United States v. Aquino, No. 14-10360 (9th Cir. 2015)

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Justia Opinion Summary

Defendant challenged the district court’s finding that she lied to her probation officer when she denied using any “illicit drugs” (Standard Condition No. 3) and a special condition of supervised release that prohibits her from knowingly using or possessing any substance that she “believe[s] is intended to mimic” the effects of a controlled substance (Special Condition No. 9). The court concluded that there was insufficient evidence to uphold Standard Condition No. 3 because the government never demonstrated that defendant in fact lied when she denied consuming an “illicit drug,” as it never established that the variety of spice that she smoked contained a controlled substance. In this case, defendant cannot be punished because her probation officer asked the wrong question and the district court was also wrong to suggest that defendant’s failure to be more forthcoming was a “material omission.” The court also concluded that Special Condition No. 9's restriction was impermissibly vague because it could cover innocuous substances such as chocolate and coffee. Accordingly, the court vacated the sentence and remanded for resentencing.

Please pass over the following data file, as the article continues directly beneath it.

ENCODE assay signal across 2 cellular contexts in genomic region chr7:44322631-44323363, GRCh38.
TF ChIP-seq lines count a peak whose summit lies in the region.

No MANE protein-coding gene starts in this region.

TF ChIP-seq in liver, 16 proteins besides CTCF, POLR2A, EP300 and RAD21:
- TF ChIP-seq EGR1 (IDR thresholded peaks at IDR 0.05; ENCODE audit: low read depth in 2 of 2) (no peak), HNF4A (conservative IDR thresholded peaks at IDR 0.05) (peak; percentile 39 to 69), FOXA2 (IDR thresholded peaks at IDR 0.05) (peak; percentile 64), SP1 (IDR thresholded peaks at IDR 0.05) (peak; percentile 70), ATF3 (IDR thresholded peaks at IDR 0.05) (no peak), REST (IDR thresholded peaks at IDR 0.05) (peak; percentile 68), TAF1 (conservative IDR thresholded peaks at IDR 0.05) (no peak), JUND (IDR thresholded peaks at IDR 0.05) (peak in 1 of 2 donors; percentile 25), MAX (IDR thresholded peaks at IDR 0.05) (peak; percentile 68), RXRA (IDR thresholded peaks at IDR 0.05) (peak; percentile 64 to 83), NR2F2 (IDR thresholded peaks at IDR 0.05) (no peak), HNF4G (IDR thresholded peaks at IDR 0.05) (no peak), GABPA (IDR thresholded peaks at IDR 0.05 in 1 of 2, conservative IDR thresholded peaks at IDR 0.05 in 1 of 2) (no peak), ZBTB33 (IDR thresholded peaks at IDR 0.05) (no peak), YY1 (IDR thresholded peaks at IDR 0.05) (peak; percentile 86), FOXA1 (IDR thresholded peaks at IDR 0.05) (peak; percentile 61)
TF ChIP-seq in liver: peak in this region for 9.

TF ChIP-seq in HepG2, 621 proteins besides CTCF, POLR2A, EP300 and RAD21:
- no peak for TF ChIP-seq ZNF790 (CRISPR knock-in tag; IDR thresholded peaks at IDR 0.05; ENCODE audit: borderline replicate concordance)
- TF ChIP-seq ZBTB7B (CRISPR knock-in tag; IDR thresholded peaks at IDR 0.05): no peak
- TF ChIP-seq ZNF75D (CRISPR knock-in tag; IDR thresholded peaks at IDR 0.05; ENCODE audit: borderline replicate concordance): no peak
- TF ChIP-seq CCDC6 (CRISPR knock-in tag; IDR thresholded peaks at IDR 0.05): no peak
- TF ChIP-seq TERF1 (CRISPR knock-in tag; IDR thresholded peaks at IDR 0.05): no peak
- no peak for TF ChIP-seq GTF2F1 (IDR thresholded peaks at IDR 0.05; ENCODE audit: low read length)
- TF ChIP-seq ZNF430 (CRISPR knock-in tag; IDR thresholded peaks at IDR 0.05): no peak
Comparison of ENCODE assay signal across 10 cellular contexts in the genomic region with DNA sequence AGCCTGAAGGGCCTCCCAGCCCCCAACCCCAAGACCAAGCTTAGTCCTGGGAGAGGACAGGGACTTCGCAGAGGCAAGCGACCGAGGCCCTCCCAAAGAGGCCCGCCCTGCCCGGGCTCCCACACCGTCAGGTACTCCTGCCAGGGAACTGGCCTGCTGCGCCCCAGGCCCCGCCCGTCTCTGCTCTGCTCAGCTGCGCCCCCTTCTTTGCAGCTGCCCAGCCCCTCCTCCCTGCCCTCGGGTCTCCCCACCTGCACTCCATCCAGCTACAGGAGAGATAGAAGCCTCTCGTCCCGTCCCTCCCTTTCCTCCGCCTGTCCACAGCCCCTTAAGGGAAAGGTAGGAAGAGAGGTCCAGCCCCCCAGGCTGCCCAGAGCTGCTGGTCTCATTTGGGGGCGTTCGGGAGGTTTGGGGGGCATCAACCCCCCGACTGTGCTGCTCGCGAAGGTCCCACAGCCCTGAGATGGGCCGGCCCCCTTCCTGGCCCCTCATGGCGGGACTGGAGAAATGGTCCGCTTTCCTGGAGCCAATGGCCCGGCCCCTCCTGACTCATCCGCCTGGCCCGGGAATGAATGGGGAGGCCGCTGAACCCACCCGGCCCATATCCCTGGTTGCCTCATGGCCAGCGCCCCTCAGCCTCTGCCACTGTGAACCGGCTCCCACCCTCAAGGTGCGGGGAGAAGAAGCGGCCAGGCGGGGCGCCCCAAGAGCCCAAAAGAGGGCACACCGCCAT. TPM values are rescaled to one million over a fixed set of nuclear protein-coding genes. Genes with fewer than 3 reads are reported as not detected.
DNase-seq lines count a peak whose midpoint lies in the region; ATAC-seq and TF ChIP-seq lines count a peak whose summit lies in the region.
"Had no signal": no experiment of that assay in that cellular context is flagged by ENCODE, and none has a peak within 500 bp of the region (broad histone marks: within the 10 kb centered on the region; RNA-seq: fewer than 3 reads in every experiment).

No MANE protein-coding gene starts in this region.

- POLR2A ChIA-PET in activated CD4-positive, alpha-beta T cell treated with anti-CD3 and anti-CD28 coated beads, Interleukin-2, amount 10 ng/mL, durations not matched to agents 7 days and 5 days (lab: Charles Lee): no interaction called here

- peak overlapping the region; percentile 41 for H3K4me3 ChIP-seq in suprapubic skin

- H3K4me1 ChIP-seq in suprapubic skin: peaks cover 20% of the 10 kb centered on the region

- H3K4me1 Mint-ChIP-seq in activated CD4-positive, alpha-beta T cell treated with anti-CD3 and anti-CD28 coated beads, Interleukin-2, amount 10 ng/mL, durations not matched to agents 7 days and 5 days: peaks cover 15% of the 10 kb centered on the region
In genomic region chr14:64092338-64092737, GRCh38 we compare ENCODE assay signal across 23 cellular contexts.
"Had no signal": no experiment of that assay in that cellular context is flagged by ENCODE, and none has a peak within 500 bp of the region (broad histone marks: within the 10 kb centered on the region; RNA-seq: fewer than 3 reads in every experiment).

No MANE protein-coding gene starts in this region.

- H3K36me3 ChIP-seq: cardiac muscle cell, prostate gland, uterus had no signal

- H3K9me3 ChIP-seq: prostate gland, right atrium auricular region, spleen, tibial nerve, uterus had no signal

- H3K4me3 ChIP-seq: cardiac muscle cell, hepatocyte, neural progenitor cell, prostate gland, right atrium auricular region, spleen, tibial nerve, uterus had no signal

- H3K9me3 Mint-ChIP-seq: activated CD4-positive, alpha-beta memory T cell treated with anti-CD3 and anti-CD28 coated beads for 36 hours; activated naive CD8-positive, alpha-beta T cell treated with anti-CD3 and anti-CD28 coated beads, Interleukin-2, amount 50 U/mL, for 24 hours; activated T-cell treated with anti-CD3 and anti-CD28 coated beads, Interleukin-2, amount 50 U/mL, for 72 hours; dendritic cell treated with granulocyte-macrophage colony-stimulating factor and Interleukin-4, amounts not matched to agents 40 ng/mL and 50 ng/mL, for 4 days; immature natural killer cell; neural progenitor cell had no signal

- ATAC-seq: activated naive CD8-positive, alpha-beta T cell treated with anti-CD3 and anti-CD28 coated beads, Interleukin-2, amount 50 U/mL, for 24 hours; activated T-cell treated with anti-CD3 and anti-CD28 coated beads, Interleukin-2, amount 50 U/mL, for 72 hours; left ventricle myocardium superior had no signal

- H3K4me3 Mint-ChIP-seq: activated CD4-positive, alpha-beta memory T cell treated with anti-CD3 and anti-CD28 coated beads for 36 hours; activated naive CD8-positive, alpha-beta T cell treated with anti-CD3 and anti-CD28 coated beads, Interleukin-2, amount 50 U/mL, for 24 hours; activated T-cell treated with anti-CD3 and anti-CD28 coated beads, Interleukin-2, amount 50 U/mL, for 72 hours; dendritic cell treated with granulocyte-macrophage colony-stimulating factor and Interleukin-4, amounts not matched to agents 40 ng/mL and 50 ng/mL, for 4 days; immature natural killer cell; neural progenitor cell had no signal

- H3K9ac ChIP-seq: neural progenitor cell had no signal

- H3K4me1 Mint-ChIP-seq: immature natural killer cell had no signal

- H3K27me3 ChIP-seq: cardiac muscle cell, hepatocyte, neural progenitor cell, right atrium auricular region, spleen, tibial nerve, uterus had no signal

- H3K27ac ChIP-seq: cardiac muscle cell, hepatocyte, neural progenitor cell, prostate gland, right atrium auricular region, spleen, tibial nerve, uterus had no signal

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FOR PUBLICATION FILED UNITED STATES COURT OF APPEALS JUL 20 2015 FOR THE NINTH CIRCUIT UNITED STATES OF AMERICA, Plaintiff - Appellee, MOLLY C. DWYER, CLERK U.S. COURT OF APPEALS No. 14-10360 D.C. No. 1:10-cr-00023-SOM-5 v. OPINION JEWEL AQUINO, Defendant - Appellant. Appeal from the United States District Court for the District of Hawaii Susan Oki Mollway, Chief District Judge, Presiding Argued and Submitted June 8, 2015 Honolulu, Hawaii Before: WARDLAW, BERZON, and OWENS, Circuit Judges. OWENS, Circuit Judge: Appellant Jewel Aquino challenges (1) the district court’s finding that she lied to her probation officer when she denied using any “illicit drugs” and (2) a special condition of supervised release that prohibits her from knowingly using or possessing any substance that she “believe[s] is intended to mimic” the effects of a controlled substance. We have jurisdiction under 28 U.S.C. § 1291, and we vacate Aquino’s sentence and remand for resentencing. I. FACTS Aquino pleaded guilty to one count of violating 18 U.S.C. § 1591(a)(1), (b)(2), and was sentenced to thirty-three months of incarceration followed by three years of supervised release with numerous standard and special conditions. Standard Condition No. 3 required Aquino to “answer truthfully all inquiries by the probation officer.” Upon release from prison, Aquino did poorly on supervised release, with a series of violations in 2013 (including a violation of Standard Condition No. 3). The district court sentenced her to nine months’ imprisonment, followed by twenty-four months of supervised release. Aquino stumbled again in 2014. On May 28, 2014, her probation officer called her about a missed mandatory counseling session, and Aquino’s speech sounded slurred. When questioned about her speech, Aquino “denied consuming alcohol, taking medication or using any illicit drugs.” On May 29, Aquino called her probation officer and said that she had been in a car accident the day before. She said that she had passed out after speaking with the probation officer, and the next thing she remembered was first responders waking her up. Her young child had been in the car, along with a friend (who took the child from the car after the 2 accident). On May 30, Aquino reported to the probation office and took a drug test, which was “presumptive positive for spice,” a synthetic form of marijuana. Aquino admitted that she had smoked spice on May 28 “to take the edge off,” and that a friend had told her that spice would not appear on a drug test. The probation officer alleged numerous violations against Aquino, and she admitted several. After a couple of hearings and consultation with counsel, however, Aquino denied the third alleged violation: that she “failed to answer truthfully this officer’s inquiry on 5/28/2014, in violation of Standard Condition No. 3.” A laboratory drug test, which checked for fifteen of the hundreds of synthetic marijuana compounds, came back negative, meaning that it was unclear whether the substance that Aquino consumed was actually a controlled substance. The probation officer also did not testify at any of the hearings, so the prosecutor was stuck with the statement as alleged; he did not provide any additional context or details as to the conversation between the probation officer and Aquino.1 Aquino argued that while she smoked spice, the government had failed to 1 For example, it is possible that the probation officer asked Aquino if she was intoxicated, or if she had smoked anything. A denial as to these questions would have been untruthful. But because the probation officer did not testify, we are limited to the written allegation. We appreciate the prosecutor’s candor during argument that, in hindsight, he could have called the probation officer as a witness and provided more context for the conversation. 3 prove that it was an “illicit drug”—the laboratory drug test did not reveal the presence of any controlled substances in Aquino’s system. Therefore, according to Aquino, the government could not prove that her denial of consuming an “illicit drug” was in fact untruthful in violation of Standard Condition No. 3. The district court, concerned with Aquino’s poor behavior on release and her questionable candor, found that she had violated the condition because “she would have known that the officer was trying to figure out why is [her] speech slow and slurred. . . . [So] even in the best case scenario looking at this report, I think there was a material omission.” Due to this violation (as well as the three other violations that Aquino admitted and are not in dispute), the district court sentenced Aquino to three months’ imprisonment with twenty-one months of supervised release to follow. The court also added Special Condition No. 9: “[Y]ou may not knowingly use or possess any substance, controlled or not controlled, that you believe is intended to mimic the effect[s] of any controlled substance.”2 2 The written version of Special Condition No. 9 differs slightly. While the oral condition usually trumps the written when there is a discrepancy, United States v. Fu Sheng Kuo, 620 F.3d 1158, 1163 (9th Cir. 2010), any difference is immaterial here because we vacate this condition, see infra. 4 II. STANDARD OF REVIEW “On a sufficiency-of-the-evidence challenge to a supervised release revocation, we ask whether, ‘viewing the evidence in the light most favorable to the government, any rational trier of fact could have found the essential elements of a violation by a preponderance of the evidence.’” United States v. King, 608 F.3d 1122, 1129 (9th Cir. 2010) (quoting United States v. Jeremiah, 493 F.3d 1042, 1045 (9th Cir. 2007)). “‘We review for abuse of discretion the conditions of supervised release set by the district court and challenged on . . . appeal’ when trial counsel objects to a supervised release condition.” United States v. Wolf Child, 699 F.3d 1082, 1089 (9th Cir. 2012) (ellipsis in original) (quoting United States v. Napulou, 593 F.3d 1041, 1044 (9th Cir. 2010)). “Whether a supervised release condition illegally exceeds the permissible statutory penalty or violates the Constitution is reviewed de novo.” United States v. Watson, 582 F.3d 974, 981 (9th Cir. 2009). III. DISCUSSION A. Standard Condition No. 3 “[I]t is the government that bears the burden to demonstrate that a defendant has violated a condition of his supervised release.” United States v. Weber, 451 F.3d 552, 559 n.9 (9th Cir. 2006). While the burden is only a preponderance of the 5 evidence (and not beyond a reasonable doubt), to prove the violation “there must still be credible evidence the releasee actually violated the terms of supervised release.” United States v. Perez, 526 F.3d 543, 547 (9th Cir. 2008). To satisfy its burden as to Standard Condition No. 3, the government needed to show that Aquino did not “answer truthfully” when she “denied consuming alcohol, taking medication or using any illicit drugs.” The government failed to meet its burden. The government proved that (1) Aquino smoked spice, (2) was irresponsible, and (3) was being coy. But it never demonstrated that Aquino in fact lied when she denied consuming an “illicit drug,” as it never established that the variety of spice that Aquino smoked contained a controlled substance. As far as the record establishes, her denial, while evasive, was literally true, and literal truth cannot equal falsity. See Bronston v. United States, 409 U.S. 352, 361-62 (1973); United States v. Castro, 704 F.3d 125, 139 (3d Cir. 2013) (“[W]hen a statement is literally true, it is, by definition, not false and cannot be treated as such under a perjury-type statute, no matter what the defendant’s subjective state of mind might have been.”). See generally Emily Phillips, Perjury, 51 Am. Crim. L. Rev. 1521, 1529-32 (2014). Aquino cannot be punished because her probation officer asked the wrong question. See Bronston, 409 U.S. at 362; United States v. Sainz, 772 F.2d 559, 564 (9th Cir. 1985). 6 The district court was also wrong to suggest that Aquino’s failure to be more forthcoming was a “material omission.” In other contexts, this court has punished material omissions because they “are necessary to make disclosed statements, whether mandatory or volunteered, not misleading.” Hanon v. Dataproducts Corp., 976 F.2d 497, 504 (9th Cir. 1992). In this case, Aquino’s probation officer did not need to know whether Aquino had smoked spice to assess accurately her statement that she had not taken any “illicit drugs.” She was told the “total story” with respect to this question. See United States v. Stanert, 762 F.2d 775, 781 (9th Cir.), amended on other grounds by 769 F.2d 1410 (9th Cir. 1985). To be sure, the probation officer would have liked to have known that Aquino had smoked spice, but Aquino’s failure affirmatively to disclose this information did not make her answer to the question asked false. Cf. Desai v. Deutsche Bank Sec., Ltd., 573 F.3d 931, 939 (9th Cir. 2009) (per curiam) (“The person who omitted the material information must have had a duty to disclose it to the person supposedly harmed by the omission.”). If Aquino had robbed a bank and her probation officer had asked if she had burned a bank down, we would not say that she failed to “answer truthfully” or made a material omission by answering “no.” We appreciate the district court’s concern with Aquino’s evasiveness, especially in light of her poor performance on release. But we are limited to the 7 allegation that the probation officer made, and as to that allegation, there was insufficient evidence to uphold the violation.3 We therefore vacate Aquino’s sentence, and remand the case for resentencing. B. Special Condition No. 9 We also address Special Condition No. 9, imposed because the district court wanted to prohibit Aquino from using any substances that could lead to another dangerous accident or incident. Cf., e.g., United States v. Sahagun-Gallegos, 782 F.3d 1094, 1097-98 (9th Cir. 2015) (addressing applicability of sentencing enhancement “to provide guidance to the district court on remand”); Saffron v. Wells Fargo & Co. Long Term Disability Plan, 522 F.3d 863, 872 (9th Cir. 2008) (“In order to avoid unnecessary disputes on remand, we offer additional guidance for the parties and the district court . . . .”). Aquino argues that Special Condition No. 9’s restriction—that she cannot use any substance that she “believe[s] is intended to mimic the effect[s] of any controlled substance”—is impermissibly vague, as it could cover innocuous substances such as chocolate and coffee, both of which (a) can be highly addictive, 3 Though Aquino admitted to three other violations of her conditions of supervised release, the government does not argue that the district court’s error was harmless. We decline to sua sponte recognize the error as harmless, because the issue is “reasonably debatable.” United States v. Gonzalez-Flores, 418 F.3d 1093, 1101 (9th Cir. 2005). 8 (b) fuel a significant percentage of American adults daily, and (c) can serve as an “upper.” Red Bull, Diet Mountain Dew Code Red, Jolt Cola (popular in the 1980s), and countless other sodas, for instance, could fall into this category. The district court surely never intended to deprive Aquino of chocolate or coffee; we know what it was trying to accomplish, and we agree that it was an appropriate goal. But “[w]e review the language of the condition as it is written and cannot assume . . . that it will be interpreted contrary to its plain language.” United States v. Cope, 527 F.3d 944, 958 (9th Cir. 2008) (quoting United States v. Sales, 476 F.3d 732, 737 (9th Cir. 2007)); see also United States v. Soltero, 510 F.3d 858, 867 n.10 (9th Cir. 2007) (per curiam). Nor can the government save a condition by “promis[ing] to enforce it in a narrow manner.” Soltero, 510 F.3d at 867 n.10. And as written (or here, orally pronounced), Special Condition No. 9 is impermissibly vague. “A supervised release condition ‘violates due process of law if it either forbids or requires the doing of an act in terms so vague that men of common intelligence must necessarily guess at its meaning and differ as to its application.’” King, 608 F.3d at 1128 (quoting Soltero, 510 F.3d at 866). We agree with the Seventh Circuit that Aquino should not be forced to guess whether an overzealous probation officer will attempt to revoke her supervised release for drinking a grande iced nonfat chai with a shot of espresso. See United States v. 9 Siegel, 753 F.3d 705, 713 (7th Cir. 2014) (rejecting a similar condition that prohibited the “purchase, possession, or use of any ‘mood altering substances’”). We do not intend to leave the district court with an empty cupboard. District courts have “wide discretion to fashion special conditions so long as they are ‘reasonably related’ to the goals of supervised release and involve ‘no greater deprivation of liberty than is reasonably necessary.’” United States v. Kennedy, 643 F.3d 1251, 1259 (9th Cir. 2011) (citation omitted) (quoting 18 U.S.C. § 3583(d)). Although it erred by not appropriately tailoring Special Condition No. 9, the district court was well within this broad discretion in trying to ensure that Aquino avoid the substances and circumstances that have led to so much trouble and danger for her and her daughter. See, e.g., Watson, 582 F.3d at 983 (“Separating a convicted felon from negative influences in his prior life is reasonably related to the permissible goals of deterrence and rehabilitation and is a common purpose of supervised release.”); United States v. Ross, 476 F.3d 719, 722 (9th Cir. 2007) (approving of special conditions designed to “prevent reversion into a former crime-inducing lifestyle” (quoting United States v. Bolinger, 940 F.2d 478, 480 (9th Cir. 1991))). There are several nonexclusive options available to the district court on remand. First, if the district court is concerned that Aquino may drive while impaired, 10 her conditions of release already prohibit such activity. No one on supervised release may commit a state crime, see 18 U.S.C. § 3583(d), and driving “[w]hile under the influence of any drug that impairs the person’s ability to operate the vehicle in a careful and prudent manner” is a crime in Hawaii, see Haw. Rev. Stat. § 291E-61(a)(2). Second, if the district court is concerned about Aquino consuming substances that impair her faculties generally, then we note that this same statute prohibits driving “[w]hile under the influence of alcohol in an amount sufficient to impair the person’s normal mental faculties.” Id. § 291E-61(a)(1). In United States v. Kappes, the Seventh Circuit offered a specific alternative along these lines: “A better definition for [the substances that are prohibited], although not the only one, would be ‘psychoactive substances that impair physical or mental functioning, including street, synthetic, or designer drugs.’” 782 F.3d 828, 853 (7th Cir. 2015) (quoting Siegel, 753 F.3d at 713). Without endorsing that particular formulation, we note that a prescription exception would have to be added, as medicine for both psychiatric and physical conditions can have the proscribed effects. 11 Third, as Aquino proposes in her briefing to this court, the district court could prohibit her from consuming “controlled substance analogue[s]” as defined by federal law. See 21 U.S.C. § 802(32).4 There are surely other ways to prevent Aquino from consuming substances like spice that will impair her judgment, and we leave the precise wording of a supervised release condition to the district court. But we reiterate that any such condition must comply with our precedent regarding vagueness. IV. CONCLUSION We appreciate the efforts to keep Aquino and those around her safe. Yet either because the probation officer erred in not asking the right question or the prosecutor erred in not having the probation officer testify (or both), there is 4 At oral argument, counsel for Aquino suggested that no special condition is needed because Aquino is already prohibited from violating federal law or unlawfully possessing or using a controlled substance, and substances like spice qualify as controlled substance analogues. See 21 U.S.C. §§ 813, 844 (criminalizing simple possession of a controlled substance analogue). Nevertheless, the Supreme Court recently clarified that the applicable mens rea in this context requires either (a) knowledge that the substance is treated as a controlled substance analogue or (b) knowledge that the substance has a “chemical structure” that is “substantially similar to the chemical structure of a controlled substance in schedule I or II.” McFadden v. United States, 135 S. Ct. 2298, 2304 (2015) (quoting 21 U.S.C. § 802(32)(A)(i)). Though we decline to expound on this standard, we note that Aquino’s conduct could conceivably fall outside of it—as there is no evidence that she had knowledge of either the concept of a controlled substance analogue or the “chemical structure” of the spice that she smoked. 12 insufficient evidence that Aquino did not “answer truthfully.” Within the bounds of our precedent, we leave it to the district court to impose an appropriate sentence on remand, including a condition designed to prevent her from repeating the conduct that led to this appeal. VACATED and REMANDED. 13 COUNSEL Salina Kanai Althof (argued), Assistant Federal Defender, and Peter C. Wolff, Jr., Federal Public Defender, Honolulu, Hawaii, for Defendant-Appellant. Thomas J. Brady (argued), Assistant United States Attorney, and Florence T. Nakakuni, United States Attorney, Honolulu, Hawaii, for Plaintiff-Appellee. 14